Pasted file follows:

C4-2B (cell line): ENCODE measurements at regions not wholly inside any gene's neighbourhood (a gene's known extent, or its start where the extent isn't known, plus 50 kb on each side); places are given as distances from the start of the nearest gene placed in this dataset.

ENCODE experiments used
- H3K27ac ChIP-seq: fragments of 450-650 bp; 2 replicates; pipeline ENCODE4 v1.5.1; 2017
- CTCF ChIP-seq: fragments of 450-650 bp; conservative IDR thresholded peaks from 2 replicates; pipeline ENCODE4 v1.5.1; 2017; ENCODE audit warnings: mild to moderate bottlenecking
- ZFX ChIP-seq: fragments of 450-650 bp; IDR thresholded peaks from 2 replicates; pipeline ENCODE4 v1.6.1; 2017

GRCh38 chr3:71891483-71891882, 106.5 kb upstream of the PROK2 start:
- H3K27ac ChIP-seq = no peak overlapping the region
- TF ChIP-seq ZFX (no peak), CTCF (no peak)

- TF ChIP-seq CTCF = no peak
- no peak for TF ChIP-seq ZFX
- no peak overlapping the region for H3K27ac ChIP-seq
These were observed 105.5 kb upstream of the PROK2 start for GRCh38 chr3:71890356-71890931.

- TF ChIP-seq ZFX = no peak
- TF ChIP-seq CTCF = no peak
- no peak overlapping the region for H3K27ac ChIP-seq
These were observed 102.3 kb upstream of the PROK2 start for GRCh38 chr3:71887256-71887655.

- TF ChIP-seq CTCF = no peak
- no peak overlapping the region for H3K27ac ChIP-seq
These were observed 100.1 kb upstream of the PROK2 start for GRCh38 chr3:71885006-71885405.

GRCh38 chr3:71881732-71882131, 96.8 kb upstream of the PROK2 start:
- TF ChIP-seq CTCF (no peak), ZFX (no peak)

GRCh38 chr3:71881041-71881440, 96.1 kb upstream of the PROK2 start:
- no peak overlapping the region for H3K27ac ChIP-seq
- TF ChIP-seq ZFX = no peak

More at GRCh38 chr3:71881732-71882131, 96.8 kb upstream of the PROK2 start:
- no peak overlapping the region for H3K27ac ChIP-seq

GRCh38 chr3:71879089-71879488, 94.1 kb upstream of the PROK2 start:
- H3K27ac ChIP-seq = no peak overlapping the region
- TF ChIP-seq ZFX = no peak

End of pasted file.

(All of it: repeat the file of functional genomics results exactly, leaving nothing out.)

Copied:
C4-2B (cell line): ENCODE measurements at regions not wholly inside any gene's neighbourhood (a gene's known extent, or its start where the extent isn't known, plus 50 kb on each side); places are given as distances from the start of the nearest gene placed in this dataset.

ENCODE experiments used
- H3K27ac ChIP-seq: fragments of 450-650 bp; 2 replicates; pipeline ENCODE4 v1.5.1; 2017
- CTCF ChIP-seq: fragments of 450-650 bp; conservative IDR thresholded peaks from 2 replicates; pipeline ENCODE4 v1.5.1; 2017; ENCODE audit warnings: mild to moderate bottlenecking
- ZFX ChIP-seq: fragments of 450-650 bp; IDR thresholded peaks from 2 replicates; pipeline ENCODE4 v1.6.1; 2017

GRCh38 chr3:71891483-71891882, 106.5 kb upstream of the PROK2 start:
- H3K27ac ChIP-seq = no peak overlapping the region
- TF ChIP-seq ZFX (no peak), CTCF (no peak)

- TF ChIP-seq CTCF = no peak
- no peak for TF ChIP-seq ZFX
- no peak overlapping the region for H3K27ac ChIP-seq
These were observed 105.5 kb upstream of the PROK2 start for GRCh38 chr3:71890356-71890931.

- TF ChIP-seq ZFX = no peak
- TF ChIP-seq CTCF = no peak
- no peak overlapping the region for H3K27ac ChIP-seq
These were observed 102.3 kb upstream of the PROK2 start for GRCh38 chr3:71887256-71887655.

- TF ChIP-seq CTCF = no peak
- no peak overlapping the region for H3K27ac ChIP-seq
These were observed 100.1 kb upstream of the PROK2 start for GRCh38 chr3:71885006-71885405.

GRCh38 chr3:71881732-71882131, 96.8 kb upstream of the PROK2 start:
- TF ChIP-seq CTCF (no peak), ZFX (no peak)

GRCh38 chr3:71881041-71881440, 96.1 kb upstream of the PROK2 start:
- no peak overlapping the region for H3K27ac ChIP-seq
- TF ChIP-seq ZFX = no peak

More at GRCh38 chr3:71881732-71882131, 96.8 kb upstream of the PROK2 start:
- no peak overlapping the region for H3K27ac ChIP-seq

GRCh38 chr3:71879089-71879488, 94.1 kb upstream of the PROK2 start:
- H3K27ac ChIP-seq = no peak overlapping the region
- TF ChIP-seq ZFX = no peak